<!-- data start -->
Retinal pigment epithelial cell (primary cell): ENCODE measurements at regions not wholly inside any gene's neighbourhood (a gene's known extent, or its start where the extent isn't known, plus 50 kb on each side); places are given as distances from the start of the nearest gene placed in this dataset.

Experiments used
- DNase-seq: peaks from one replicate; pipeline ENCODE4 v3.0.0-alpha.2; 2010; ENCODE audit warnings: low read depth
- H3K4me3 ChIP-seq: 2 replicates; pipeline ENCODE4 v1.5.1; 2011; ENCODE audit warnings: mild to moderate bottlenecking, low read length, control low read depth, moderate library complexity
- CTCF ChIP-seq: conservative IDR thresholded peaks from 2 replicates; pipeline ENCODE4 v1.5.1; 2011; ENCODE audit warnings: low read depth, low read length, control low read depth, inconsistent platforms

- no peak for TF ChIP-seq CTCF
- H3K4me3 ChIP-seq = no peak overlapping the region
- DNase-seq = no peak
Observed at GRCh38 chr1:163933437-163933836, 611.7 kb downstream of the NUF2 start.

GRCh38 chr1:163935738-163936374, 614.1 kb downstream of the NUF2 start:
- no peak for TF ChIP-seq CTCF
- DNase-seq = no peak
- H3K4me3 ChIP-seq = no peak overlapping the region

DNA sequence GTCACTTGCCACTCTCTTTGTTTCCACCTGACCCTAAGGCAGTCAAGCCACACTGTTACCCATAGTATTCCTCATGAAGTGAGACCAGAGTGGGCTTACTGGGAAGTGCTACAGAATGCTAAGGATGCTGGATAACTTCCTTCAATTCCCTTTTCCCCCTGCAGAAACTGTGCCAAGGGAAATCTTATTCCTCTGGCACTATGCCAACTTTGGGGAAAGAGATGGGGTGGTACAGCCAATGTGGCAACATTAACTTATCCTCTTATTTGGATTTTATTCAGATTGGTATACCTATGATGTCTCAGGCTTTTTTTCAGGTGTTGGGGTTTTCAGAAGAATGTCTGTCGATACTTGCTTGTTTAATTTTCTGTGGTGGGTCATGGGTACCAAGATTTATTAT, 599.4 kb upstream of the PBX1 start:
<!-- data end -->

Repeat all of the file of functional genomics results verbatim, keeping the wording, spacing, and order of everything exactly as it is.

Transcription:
Retinal pigment epithelial cell (primary cell): ENCODE measurements at regions not wholly inside any gene's neighbourhood (a gene's known extent, or its start where the extent isn't known, plus 50 kb on each side); places are given as distances from the start of the nearest gene placed in this dataset.

Experiments used
- DNase-seq: peaks from one replicate; pipeline ENCODE4 v3.0.0-alpha.2; 2010; ENCODE audit warnings: low read depth
- H3K4me3 ChIP-seq: 2 replicates; pipeline ENCODE4 v1.5.1; 2011; ENCODE audit warnings: mild to moderate bottlenecking, low read length, control low read depth, moderate library complexity
- CTCF ChIP-seq: conservative IDR thresholded peaks from 2 replicates; pipeline ENCODE4 v1.5.1; 2011; ENCODE audit warnings: low read depth, low read length, control low read depth, inconsistent platforms

- no peak for TF ChIP-seq CTCF
- H3K4me3 ChIP-seq = no peak overlapping the region
- DNase-seq = no peak
Observed at GRCh38 chr1:163933437-163933836, 611.7 kb downstream of the NUF2 start.

GRCh38 chr1:163935738-163936374, 614.1 kb downstream of the NUF2 start:
- no peak for TF ChIP-seq CTCF
- DNase-seq = no peak
- H3K4me3 ChIP-seq = no peak overlapping the region

DNA sequence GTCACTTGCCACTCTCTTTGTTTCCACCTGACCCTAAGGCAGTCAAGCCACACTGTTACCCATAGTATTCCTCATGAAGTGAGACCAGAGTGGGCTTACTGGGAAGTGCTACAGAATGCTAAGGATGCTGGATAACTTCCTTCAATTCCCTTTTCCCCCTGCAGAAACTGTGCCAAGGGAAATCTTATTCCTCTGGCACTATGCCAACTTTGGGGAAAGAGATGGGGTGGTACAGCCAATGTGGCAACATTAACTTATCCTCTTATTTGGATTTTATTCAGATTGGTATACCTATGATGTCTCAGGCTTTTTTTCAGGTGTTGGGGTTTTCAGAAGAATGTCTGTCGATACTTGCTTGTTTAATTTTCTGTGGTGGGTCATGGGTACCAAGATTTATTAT, 599.4 kb upstream of the PBX1 start: